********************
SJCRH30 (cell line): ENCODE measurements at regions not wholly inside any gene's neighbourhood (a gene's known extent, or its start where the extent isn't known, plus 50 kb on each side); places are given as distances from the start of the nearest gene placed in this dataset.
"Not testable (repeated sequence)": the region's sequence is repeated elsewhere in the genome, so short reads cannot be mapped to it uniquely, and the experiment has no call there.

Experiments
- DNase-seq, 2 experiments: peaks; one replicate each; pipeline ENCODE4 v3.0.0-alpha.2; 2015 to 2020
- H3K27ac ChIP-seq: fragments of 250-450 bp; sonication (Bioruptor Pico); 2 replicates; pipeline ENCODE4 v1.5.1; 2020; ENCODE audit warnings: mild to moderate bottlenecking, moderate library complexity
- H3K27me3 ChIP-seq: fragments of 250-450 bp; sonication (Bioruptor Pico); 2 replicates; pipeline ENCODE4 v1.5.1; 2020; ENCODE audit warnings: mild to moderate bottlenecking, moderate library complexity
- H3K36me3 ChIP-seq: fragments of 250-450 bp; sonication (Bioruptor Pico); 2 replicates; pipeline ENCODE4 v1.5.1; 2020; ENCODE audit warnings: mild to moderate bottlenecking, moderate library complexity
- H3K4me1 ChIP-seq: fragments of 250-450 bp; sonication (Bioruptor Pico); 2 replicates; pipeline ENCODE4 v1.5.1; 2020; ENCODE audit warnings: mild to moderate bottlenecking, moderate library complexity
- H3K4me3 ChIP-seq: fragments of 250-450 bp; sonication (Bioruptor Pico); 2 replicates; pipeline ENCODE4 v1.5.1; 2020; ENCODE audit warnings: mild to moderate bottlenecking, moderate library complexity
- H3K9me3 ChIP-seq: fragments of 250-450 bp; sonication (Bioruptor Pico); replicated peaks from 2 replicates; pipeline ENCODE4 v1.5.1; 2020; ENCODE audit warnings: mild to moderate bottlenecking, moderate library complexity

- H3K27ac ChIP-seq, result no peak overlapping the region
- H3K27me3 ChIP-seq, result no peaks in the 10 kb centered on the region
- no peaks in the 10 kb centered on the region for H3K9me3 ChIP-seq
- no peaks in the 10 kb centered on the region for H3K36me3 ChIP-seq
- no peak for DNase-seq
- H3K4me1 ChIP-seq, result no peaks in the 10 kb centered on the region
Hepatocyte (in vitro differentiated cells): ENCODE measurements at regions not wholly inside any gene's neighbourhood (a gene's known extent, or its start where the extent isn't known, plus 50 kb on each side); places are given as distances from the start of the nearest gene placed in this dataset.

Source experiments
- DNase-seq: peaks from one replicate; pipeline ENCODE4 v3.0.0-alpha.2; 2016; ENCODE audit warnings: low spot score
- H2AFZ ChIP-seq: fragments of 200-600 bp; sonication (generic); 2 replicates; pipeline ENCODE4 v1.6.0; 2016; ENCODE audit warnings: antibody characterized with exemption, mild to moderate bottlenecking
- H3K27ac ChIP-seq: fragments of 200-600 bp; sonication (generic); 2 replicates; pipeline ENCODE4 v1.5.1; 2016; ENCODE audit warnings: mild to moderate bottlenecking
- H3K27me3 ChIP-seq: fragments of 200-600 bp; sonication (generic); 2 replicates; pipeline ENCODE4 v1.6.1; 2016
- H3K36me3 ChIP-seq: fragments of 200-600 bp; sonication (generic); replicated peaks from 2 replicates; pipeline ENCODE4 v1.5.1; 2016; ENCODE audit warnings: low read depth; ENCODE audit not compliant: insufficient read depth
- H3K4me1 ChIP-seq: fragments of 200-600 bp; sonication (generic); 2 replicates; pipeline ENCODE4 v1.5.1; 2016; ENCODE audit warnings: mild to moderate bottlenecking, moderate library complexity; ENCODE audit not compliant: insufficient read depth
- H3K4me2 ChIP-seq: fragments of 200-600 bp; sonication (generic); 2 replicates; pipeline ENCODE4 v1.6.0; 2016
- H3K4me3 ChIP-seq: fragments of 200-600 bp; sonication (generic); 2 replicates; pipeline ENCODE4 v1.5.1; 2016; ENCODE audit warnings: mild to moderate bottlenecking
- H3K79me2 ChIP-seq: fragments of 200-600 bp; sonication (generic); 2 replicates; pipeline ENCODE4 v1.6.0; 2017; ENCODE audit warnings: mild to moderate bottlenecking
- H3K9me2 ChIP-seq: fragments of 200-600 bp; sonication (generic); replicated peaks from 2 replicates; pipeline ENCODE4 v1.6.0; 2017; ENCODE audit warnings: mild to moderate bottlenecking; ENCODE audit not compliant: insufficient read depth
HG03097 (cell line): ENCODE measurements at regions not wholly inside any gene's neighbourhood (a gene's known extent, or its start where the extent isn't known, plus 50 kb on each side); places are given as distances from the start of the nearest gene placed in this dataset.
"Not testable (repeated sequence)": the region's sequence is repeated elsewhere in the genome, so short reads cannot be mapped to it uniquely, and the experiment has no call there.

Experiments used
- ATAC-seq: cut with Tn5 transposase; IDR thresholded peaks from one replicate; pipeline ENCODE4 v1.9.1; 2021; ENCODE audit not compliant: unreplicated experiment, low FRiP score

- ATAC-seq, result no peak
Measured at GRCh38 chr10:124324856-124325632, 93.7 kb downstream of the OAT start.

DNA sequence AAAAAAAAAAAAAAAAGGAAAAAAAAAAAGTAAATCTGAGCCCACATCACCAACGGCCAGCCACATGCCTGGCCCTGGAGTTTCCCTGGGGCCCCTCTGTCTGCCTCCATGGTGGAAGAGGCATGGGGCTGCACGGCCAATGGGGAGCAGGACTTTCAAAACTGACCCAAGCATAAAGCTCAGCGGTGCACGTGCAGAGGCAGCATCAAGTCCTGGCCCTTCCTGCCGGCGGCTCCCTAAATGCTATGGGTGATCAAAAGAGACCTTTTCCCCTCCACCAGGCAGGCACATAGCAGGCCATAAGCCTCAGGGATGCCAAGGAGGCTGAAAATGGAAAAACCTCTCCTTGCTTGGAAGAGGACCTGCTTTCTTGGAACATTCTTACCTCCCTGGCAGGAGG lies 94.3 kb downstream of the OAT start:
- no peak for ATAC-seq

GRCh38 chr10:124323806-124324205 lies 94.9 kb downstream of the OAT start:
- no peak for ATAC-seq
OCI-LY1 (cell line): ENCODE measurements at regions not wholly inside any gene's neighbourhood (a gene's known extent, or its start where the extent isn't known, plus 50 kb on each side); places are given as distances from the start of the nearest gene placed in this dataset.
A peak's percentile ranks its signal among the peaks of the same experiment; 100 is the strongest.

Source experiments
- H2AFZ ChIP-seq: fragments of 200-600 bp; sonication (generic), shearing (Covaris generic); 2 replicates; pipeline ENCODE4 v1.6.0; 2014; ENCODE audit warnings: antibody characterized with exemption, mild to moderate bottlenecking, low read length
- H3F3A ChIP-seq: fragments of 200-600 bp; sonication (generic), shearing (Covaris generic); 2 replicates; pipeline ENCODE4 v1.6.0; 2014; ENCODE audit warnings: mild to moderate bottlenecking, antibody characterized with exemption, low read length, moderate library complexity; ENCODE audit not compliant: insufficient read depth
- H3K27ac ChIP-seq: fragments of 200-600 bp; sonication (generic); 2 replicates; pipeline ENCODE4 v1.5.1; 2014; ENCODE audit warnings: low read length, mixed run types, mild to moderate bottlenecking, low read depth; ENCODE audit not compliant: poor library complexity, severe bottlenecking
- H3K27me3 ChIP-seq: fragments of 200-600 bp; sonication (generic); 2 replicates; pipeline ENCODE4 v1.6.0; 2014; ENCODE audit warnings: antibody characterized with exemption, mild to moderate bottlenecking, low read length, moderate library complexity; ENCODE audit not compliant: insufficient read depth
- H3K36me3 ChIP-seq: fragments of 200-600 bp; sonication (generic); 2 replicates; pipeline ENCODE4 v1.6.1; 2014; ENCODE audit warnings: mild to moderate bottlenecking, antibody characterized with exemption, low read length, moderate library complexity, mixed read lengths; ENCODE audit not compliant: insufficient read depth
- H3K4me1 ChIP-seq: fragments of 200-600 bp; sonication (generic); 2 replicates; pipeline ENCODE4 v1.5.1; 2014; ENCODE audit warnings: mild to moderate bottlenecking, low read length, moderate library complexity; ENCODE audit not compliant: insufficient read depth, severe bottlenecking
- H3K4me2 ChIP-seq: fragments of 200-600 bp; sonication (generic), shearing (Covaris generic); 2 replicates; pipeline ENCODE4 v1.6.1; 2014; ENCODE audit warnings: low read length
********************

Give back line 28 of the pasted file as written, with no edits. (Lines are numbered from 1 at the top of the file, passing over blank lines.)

- H3K9me2 ChIP-seq: fragments of 200-600 bp; sonication (generic); replicated peaks from 2 replicates; pipeline ENCODE4 v1.6.0; 2017; ENCODE audit warnings: mild to moderate bottlenecking; ENCODE audit not compliant: insufficient read depth